The cascade of financial woes would result rapidly in a worldwide financial crisis.
The position is eerily similar to 1997-98, when falling commodity prices, especially oil, a stronger U.S. dollar, rising U.S. interest rates, and emerging-market debt weaknesses led to the Asian monetary crisis, the Russian default, and the collapse of hedge fund Long Term Capital Management.
Satyajit Das, MarketWatch Mar 2, 2016
This is the third installment of ‘Crash Course,’ a five-part series from commentator Satyajit Das on threats investors face in the current market climate.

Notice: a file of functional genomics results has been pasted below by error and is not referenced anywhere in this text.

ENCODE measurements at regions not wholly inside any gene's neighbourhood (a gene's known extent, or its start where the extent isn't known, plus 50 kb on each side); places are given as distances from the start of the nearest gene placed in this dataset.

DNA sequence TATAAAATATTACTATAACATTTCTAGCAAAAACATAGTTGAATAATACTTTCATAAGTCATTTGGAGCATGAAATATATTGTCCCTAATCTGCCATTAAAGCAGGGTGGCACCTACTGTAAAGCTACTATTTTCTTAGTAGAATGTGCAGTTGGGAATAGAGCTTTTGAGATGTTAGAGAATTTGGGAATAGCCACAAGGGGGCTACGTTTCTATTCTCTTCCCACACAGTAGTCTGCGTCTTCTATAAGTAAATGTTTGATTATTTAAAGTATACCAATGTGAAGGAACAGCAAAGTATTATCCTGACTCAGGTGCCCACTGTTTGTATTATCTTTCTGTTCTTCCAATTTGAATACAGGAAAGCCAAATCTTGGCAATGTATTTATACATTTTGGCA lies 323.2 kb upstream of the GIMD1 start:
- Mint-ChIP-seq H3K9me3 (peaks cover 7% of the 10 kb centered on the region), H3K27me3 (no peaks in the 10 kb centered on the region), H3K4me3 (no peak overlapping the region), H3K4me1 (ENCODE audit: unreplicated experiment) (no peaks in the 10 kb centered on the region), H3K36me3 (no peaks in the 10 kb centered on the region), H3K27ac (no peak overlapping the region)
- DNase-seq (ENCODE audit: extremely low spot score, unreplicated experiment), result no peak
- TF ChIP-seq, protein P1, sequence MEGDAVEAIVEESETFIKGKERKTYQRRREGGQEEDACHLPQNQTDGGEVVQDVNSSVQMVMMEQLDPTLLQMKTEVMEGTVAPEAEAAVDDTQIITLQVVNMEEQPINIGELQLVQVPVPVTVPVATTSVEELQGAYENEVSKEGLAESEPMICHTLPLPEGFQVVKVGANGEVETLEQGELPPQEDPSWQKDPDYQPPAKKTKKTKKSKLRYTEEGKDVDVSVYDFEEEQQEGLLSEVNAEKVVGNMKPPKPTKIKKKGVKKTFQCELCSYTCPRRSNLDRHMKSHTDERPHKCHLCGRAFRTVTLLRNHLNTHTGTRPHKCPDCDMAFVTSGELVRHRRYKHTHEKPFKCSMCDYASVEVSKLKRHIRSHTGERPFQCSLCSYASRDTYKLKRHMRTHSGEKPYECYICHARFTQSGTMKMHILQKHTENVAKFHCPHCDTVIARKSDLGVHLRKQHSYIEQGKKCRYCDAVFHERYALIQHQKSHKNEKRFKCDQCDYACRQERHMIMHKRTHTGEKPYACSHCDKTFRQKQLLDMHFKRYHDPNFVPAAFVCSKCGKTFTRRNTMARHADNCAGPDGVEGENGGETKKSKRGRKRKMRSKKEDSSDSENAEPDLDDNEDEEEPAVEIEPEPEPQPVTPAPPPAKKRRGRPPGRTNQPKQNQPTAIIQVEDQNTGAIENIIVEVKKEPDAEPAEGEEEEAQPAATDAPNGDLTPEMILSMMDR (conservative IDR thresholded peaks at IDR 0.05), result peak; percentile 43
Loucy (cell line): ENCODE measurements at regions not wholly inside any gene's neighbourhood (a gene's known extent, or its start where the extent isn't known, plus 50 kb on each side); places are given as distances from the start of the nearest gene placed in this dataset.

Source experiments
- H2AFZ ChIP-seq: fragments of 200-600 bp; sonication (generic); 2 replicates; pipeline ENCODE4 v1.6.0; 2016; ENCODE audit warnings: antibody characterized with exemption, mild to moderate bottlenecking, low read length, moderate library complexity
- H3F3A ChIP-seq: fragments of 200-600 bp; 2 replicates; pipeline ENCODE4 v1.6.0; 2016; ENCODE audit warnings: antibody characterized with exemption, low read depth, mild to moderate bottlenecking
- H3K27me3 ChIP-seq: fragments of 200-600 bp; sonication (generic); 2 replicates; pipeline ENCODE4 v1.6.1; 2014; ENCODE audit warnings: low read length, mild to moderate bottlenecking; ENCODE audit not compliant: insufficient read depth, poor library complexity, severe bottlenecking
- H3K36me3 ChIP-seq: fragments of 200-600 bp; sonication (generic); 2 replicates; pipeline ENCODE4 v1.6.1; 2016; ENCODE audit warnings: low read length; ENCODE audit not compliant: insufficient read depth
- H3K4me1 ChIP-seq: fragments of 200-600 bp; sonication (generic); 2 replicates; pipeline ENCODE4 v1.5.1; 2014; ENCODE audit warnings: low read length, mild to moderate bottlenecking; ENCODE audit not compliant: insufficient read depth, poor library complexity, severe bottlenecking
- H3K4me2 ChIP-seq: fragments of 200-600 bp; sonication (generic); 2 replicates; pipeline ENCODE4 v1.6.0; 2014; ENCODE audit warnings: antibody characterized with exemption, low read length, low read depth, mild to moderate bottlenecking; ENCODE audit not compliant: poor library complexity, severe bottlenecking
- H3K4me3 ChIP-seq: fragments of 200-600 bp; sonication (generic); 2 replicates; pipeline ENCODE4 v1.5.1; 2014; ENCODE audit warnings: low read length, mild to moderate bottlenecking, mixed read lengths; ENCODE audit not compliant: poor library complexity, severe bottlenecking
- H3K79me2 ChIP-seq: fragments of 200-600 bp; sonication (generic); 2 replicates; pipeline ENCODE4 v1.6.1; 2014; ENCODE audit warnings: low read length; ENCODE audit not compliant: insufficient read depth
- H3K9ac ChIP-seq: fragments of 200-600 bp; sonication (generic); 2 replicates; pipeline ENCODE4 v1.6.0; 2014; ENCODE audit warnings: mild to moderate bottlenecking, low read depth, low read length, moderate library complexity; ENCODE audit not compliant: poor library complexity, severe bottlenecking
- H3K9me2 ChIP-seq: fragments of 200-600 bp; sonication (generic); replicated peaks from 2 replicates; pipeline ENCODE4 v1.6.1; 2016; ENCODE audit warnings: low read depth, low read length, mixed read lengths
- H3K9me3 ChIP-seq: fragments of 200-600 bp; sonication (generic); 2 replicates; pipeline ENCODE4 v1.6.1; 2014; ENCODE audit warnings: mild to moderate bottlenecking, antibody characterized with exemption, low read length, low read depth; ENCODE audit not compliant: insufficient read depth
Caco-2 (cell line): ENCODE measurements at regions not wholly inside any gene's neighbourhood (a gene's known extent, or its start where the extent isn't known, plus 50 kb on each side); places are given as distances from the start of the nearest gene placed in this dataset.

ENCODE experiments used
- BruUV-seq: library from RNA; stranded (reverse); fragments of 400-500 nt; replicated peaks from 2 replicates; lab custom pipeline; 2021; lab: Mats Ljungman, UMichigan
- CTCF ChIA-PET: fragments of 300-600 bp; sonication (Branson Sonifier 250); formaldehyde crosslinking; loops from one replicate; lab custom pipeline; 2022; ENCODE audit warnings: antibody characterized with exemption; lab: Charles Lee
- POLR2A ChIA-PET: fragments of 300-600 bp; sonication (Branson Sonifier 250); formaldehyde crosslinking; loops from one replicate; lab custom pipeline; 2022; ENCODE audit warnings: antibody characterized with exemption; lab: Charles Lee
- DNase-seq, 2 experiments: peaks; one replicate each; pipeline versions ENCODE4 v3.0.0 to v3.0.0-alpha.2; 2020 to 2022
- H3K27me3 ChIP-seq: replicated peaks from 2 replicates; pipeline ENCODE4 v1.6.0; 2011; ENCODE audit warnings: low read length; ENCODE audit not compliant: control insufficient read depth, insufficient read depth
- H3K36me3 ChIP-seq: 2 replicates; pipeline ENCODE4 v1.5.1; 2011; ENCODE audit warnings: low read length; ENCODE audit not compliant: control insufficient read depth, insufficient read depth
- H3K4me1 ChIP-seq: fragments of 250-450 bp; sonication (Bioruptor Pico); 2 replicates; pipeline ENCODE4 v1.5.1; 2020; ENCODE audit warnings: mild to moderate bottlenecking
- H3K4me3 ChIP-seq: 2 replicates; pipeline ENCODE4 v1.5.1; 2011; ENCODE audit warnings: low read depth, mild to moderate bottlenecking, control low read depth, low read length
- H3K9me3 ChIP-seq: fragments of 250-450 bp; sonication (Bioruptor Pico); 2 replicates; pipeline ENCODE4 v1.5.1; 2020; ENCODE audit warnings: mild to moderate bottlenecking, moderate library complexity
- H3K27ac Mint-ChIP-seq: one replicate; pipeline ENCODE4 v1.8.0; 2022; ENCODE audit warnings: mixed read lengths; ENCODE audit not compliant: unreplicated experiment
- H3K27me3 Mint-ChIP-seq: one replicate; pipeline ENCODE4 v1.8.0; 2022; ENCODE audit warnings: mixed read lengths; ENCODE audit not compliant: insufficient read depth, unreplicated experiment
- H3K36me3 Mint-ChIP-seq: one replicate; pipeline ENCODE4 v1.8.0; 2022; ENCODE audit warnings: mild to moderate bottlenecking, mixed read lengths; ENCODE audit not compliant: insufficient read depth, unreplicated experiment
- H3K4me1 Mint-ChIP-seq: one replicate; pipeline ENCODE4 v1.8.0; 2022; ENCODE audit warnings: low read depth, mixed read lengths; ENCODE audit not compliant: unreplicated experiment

Crash Course: Stocks and other investments are wildly overvalued
The mispricing of assets across world markets has reached epidemic proportions.
Satyajit Das, MarketWatch Feb 25, 2016
Since 2007, no major economies and just five developing economies have reduced the ratio of debt to GDP in the real economy (households, corporations and governments).
In contrast, 14 countries have increased their total debt-to-GDP ratios by more than 50 percentage points. More than 20 countries now have debt-to-GDP ratios above 200%, led by Japan (400%).
Satyajit Das, MarketWatch 29 Febr 2016
Next: How the financial crisis could spread.